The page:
The rise in concentration ratio means that the industry as a whole has become less competitive. Five of the companies that disappeared between 1996 and 2011 (U.S. Corrections Corporation, Correctional Services Corporation, Cornell Corrections, Inc., Fenton Security, Inc. and Correctional Systems, Inc.) were acquired by larger companies.
Four other firms went out of business (Bobby Ross Group, Capital Correctional
Resources, Dove Development Corporation and Maranatha Production Company, LLC).
Three newcomers, LaSalle Southwest Corrections, Louisiana Corrections Services and Emerald Companies, are small and regionally-based in Texas and Louisiana. A review of the ongoing concentration in the market is illustrative of shakeouts in the industry and of some of the ethically-challenged behavior that can attend to the process of profit seeking.
The largest company – Corrections Corporation of America – acquired the third-ranked company, U.S. Corrections Corporation, in 1998. U.S. Corrections, based in Kentucky, had much in common with Tennessee-based CCA. Both companies were founded by entrepreneurs who were well connected with the political establishment in their state. One of CCA’s founders, Thomas W. Beasley, was a former chair of the state Republican Party and managed the successful 1978 gubernatorial campaign of Lamar Alexander. Honey Alexander, the governor’s wife, was an early investor in CCA. U.S. Corrections Corporation, based in neighboring Louisville, did all of its business in Kentucky prior to 1995. Executives of the company contributed over $77,000 to political campaigns in the state between 1987 and 1993, including $23,000 to Governor Wallace G. Wilkinson and his wife Martha.
Clifford Todd, the CEO of U.S. Corrections, was implicated in a payoff scandal involving the company’s contract to run the county jail in Louisville. He was arrested by the FBI in 1994, pleaded guilty to mail fraud and was sentenced to 6 months in jail and fined $250,000. He sold his stake in the company for $15 million in 1994. At the time of the buyout by CCA, U.S. Corrections owned a total of four facilities in Kentucky, Ohio and North Carolina with a capacity of 5,275 beds, and had contracts to manage publicly-owned facilities in Kentucky, Florida and North Carolina with a capacity of 5,743 beds.
The second-largest company in 1996, Wackenhut Corrections Corporation (WCC), was formed in 1984 as a subsidiary to security firm Wackenhut Corporation, which was founded by George Wackenhut, a former FBI agent. Over the ensuing years, WCC grew to become one of the largest private prison companies in the world. The company began providing residential services for at-risk juveniles and young adults under the Job Corps program. WCC went public in 1994 (with Wackenhut Corporation as the majority shareholder). In 2002, the Danish company Group 4 Falck merged with the Wackenhut Corporation and, indirectly, became the owner of 57% of WCC’s stock. In 2003, WCC bought out Group 4 Falck’s interest in the company and changed its name to the GEO Group, Inc. The GEO Group acquired the industry’s seventh-largest company, Correctional Services Corporation (CSC), in 2005 and Cornell Corrections, the fifth-largest company, in 2010.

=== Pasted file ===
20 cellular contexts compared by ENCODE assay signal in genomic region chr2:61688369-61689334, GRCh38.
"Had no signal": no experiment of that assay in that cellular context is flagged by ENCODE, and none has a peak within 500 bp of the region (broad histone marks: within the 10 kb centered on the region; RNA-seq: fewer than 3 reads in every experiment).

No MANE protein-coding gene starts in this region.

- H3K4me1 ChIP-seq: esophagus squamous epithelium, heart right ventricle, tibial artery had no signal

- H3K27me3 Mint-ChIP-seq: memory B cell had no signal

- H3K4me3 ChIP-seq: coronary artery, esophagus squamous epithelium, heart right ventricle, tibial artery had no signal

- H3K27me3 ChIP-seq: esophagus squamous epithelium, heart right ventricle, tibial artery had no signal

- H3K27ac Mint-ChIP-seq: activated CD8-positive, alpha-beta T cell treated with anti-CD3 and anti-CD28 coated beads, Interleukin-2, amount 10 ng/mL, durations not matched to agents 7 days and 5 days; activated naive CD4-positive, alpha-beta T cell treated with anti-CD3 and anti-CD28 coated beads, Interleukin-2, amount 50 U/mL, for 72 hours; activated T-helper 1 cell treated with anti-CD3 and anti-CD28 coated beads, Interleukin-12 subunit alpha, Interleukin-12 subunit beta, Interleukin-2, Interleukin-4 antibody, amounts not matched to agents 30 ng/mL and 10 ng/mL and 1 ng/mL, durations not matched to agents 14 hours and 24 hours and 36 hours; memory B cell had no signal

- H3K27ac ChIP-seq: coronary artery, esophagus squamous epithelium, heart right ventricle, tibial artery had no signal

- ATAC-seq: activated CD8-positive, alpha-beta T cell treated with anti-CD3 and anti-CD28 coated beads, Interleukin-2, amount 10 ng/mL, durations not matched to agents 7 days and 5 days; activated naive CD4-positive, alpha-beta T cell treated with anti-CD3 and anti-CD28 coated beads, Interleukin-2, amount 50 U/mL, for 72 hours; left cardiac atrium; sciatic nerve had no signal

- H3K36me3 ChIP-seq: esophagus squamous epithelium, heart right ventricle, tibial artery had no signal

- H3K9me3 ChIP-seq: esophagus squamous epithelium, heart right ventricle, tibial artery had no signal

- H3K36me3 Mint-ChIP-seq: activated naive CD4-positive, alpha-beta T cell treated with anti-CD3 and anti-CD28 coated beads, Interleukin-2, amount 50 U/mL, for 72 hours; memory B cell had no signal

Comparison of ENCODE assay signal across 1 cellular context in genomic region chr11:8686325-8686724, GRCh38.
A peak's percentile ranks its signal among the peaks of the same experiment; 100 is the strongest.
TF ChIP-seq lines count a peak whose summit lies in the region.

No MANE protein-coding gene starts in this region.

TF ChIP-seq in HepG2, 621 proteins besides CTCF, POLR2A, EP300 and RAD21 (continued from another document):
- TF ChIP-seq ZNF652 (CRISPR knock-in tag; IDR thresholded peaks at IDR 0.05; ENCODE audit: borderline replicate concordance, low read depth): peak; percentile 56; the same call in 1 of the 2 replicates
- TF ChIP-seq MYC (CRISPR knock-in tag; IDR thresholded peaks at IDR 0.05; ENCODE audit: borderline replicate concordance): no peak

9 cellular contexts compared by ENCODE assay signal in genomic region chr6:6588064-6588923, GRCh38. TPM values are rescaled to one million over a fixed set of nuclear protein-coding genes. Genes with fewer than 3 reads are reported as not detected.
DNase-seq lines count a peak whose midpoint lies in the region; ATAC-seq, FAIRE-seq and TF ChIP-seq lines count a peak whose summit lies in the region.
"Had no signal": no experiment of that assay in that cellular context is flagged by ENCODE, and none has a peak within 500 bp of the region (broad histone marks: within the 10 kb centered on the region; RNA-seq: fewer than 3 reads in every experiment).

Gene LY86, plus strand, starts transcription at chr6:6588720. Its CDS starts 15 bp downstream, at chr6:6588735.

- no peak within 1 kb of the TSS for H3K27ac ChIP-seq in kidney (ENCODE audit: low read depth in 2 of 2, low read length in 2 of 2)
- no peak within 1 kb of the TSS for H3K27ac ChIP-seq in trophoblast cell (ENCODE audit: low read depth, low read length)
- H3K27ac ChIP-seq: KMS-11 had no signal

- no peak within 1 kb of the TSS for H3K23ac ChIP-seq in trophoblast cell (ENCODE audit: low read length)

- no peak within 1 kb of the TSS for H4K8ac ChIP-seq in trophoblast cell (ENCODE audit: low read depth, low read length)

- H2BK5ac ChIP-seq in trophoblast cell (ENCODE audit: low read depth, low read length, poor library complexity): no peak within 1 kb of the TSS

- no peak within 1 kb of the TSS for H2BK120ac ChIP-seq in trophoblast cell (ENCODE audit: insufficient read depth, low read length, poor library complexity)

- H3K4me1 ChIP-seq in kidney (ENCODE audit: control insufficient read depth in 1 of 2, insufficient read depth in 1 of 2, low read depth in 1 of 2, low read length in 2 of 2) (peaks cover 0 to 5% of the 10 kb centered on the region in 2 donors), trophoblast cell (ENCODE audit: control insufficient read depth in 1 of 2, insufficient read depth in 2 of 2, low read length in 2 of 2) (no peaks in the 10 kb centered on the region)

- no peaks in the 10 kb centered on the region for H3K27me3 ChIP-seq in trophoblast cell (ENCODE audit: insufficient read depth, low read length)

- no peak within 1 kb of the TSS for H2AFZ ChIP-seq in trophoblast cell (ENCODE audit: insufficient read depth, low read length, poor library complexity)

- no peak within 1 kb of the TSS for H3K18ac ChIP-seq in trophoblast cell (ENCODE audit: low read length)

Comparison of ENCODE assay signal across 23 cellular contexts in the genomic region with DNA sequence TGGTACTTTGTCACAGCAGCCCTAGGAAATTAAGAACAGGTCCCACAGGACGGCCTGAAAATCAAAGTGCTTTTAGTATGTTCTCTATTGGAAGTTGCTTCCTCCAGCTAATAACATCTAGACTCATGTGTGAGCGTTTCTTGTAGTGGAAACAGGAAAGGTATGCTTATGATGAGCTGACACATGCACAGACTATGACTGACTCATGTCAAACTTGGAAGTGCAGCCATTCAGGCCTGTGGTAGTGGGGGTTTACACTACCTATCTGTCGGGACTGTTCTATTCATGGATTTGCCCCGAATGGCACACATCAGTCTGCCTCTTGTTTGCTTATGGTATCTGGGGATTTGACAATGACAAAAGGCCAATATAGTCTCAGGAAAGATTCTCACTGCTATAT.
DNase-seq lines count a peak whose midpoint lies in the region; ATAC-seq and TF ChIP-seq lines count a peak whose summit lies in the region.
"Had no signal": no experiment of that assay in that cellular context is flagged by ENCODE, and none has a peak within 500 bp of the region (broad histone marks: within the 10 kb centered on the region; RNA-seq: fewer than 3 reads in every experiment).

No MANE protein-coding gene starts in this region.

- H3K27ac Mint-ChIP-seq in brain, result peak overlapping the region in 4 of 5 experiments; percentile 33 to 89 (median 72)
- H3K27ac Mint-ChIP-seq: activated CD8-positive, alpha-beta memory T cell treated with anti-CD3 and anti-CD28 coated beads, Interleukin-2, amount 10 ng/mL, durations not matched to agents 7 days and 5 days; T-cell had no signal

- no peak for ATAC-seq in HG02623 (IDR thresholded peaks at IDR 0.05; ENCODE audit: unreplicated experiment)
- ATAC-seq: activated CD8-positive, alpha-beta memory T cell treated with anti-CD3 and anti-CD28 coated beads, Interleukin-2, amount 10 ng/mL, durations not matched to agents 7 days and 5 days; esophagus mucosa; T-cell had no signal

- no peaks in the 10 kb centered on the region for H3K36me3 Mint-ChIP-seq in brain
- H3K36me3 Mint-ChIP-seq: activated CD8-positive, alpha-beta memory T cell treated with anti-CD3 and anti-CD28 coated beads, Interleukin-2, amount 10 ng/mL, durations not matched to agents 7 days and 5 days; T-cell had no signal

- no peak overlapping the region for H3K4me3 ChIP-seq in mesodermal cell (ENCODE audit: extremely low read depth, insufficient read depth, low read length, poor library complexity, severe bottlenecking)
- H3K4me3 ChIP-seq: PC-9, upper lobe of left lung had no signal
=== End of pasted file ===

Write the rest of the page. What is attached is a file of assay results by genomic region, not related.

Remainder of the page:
Founded in 1989, CSC operated under several different names, including Esmor Correctional Services, Inc. The company was founded by the owners of a welfare hotel in New York City and began its prison business operating halfway houses under contract with the BOP. CSC also managed the INS Detention Center in Elizabeth, New Jersey, remembered best for a June 1995 riot in which 300 detainees took over the facility in protest of poor conditions of confinement. Esmor staff fled from the detention center, leaving order to be restored by federal, state and local law enforcement officers. The INS closed the facility after the riot, noting that CSC guards had abused detainees, gave them spoiled food and deprived them of sleep. The facility was reopened in 1997.
Later, in 2003, CSC was fined $300,000 by the New York State Lobbying Commission for failing to report free transportation, meals and gifts given to a dozen state legislators from Brooklyn and the Bronx. The fine was the largest the state had ever imposed on a company for violating the state’s lobbying laws. In May 2008, the Securities and Exchange Commission (SEC) filed charges against three Fort Lauderdale, Florida physicians, alleging insider trading in GEO Group’s 2005 acquisition of CSC. According to the complaint, one of the three worked as a consultant to GEO and had a son who worked in GEO’s finance department, where he allegedly learned of the pending deal. The three were charged with illegally purchasing $390,000 in CSC stock before the acquisition. Two of the defendants entered into settlement agreements while the third was cleared of the charges.
Another GEO acquisition, Cornell Corrections, Inc., had been the third-largest private prison company in 2006, with 8% of industry market share. Incorporated in 1994, the company built its business primarily with youth services and community-based rehabilitation programs for adults. Pirate Capital, LLC, a hedge fund firm, acquired a 13% interest in Cornell in 2004, becoming the company’s largest shareholder, and replaced several board members and the company’s CEO with financiers more oriented toward short-term growth. Pirate Capital unloaded its shares of Cornell in 2006 in the midst of an SEC investigation over its stock sales practices, several bad investment decisions and company downsizing. The company warned its stockholders in 2009 of looming problems in managing indebtedness of some $303 million. GEO Group bought Cornell, along with its debt, in 2010.